There are a lot of different pricing strategies defined and described. Different companies implement different pricing strategies. But the goal is the same for everyone – to gain maximum profits and to keep one’s business successful. This is there price discrimination could help to solve the problem. Different prices for different segments, in different countries or in different amounts – there are few ways how to implement price discrimination for products and services. The main purpose of this work is to analyze those ways more deeply while looking for various examples concerning price discrimination.
The tasks are as follow:
To provide the definition of price ...view middle of the document...
Differentiation of the product gives the supplier greater control over price and the potential to charge consumers an excelent price because of noticed differences in the quality of a good or service. However, not all price differences as illegal.
Conditions necessary for price discrimination identified by authors Geoff Riley and Eton College:
Differences in price elasticity of demand between markets - a different price elasticity of demand from each group of consumers is needed.
Barriers to prevent consumers switching from one supplier to another – the firm must be able to prevent a process where consumers who have purchased a good or service at a lower price are able to re-sell it to those consumers who would have normally paid the expensive price.
Degree price discrimination
Price discrimination, is separated into degrees. Different authors call the degrees of price discrimination differently, but the main features in the whole three degrees are the same. First, second and third degree price discrimination exist and apply to different pricing methods used by companies. The comaprison of three authors can be seen in the table below.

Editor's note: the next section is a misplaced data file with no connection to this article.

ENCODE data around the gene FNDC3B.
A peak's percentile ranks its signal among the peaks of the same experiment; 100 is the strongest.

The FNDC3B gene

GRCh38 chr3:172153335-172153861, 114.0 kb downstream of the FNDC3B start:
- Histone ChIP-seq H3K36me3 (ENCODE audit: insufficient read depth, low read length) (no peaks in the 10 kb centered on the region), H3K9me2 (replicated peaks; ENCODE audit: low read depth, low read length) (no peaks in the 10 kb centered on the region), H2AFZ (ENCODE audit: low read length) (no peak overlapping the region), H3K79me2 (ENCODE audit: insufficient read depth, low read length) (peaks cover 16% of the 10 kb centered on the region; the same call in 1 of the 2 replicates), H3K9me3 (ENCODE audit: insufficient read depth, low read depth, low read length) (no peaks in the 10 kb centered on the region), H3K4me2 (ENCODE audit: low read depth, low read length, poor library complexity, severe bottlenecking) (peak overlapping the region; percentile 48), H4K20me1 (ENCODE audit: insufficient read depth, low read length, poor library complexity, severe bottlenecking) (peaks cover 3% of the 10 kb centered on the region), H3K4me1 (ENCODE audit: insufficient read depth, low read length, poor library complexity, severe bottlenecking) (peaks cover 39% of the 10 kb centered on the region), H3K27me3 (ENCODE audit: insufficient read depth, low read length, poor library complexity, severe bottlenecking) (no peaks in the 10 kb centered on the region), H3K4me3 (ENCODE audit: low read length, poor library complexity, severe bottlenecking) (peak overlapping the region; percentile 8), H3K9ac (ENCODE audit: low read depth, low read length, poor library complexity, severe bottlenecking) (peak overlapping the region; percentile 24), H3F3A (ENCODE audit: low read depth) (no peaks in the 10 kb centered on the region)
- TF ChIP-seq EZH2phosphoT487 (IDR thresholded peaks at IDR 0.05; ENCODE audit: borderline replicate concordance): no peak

|Price discrimination degree |Philip Kotler |Geoff Riley, Eton College |Tricia Ellis-Christensen |
|First-degree price discrimination |A separate price to each customer |Separates the whole market into |Identical goods are sold at |
|(Perfect price discrimination/ |depending on the intensity of |each individual consumer and |different prices to each individual|
|Optimal pricing) |demand |charges them the price they are |consumer. |
| | |willing and are able to pay. | |
|Second-degree price discrimination |The seller charges less to buyers |Selling off packages of a product |Charging lower prices for higher |
| |who buy a larger volume |concidered to be extra capacity at |quantities. This degree also |
| | |lower prices than the previously |includes early - bird discounts |
| | |published/advertised price | |
|Third-degree price discrimination |The seller charges different |Charging different prices for the |Concludes the most sales from each |
| |amounts to different classes of |same product in different segments |segmented “group” of consumers. |
| |buyers. |of the market. |(students, seniors) |
| | ...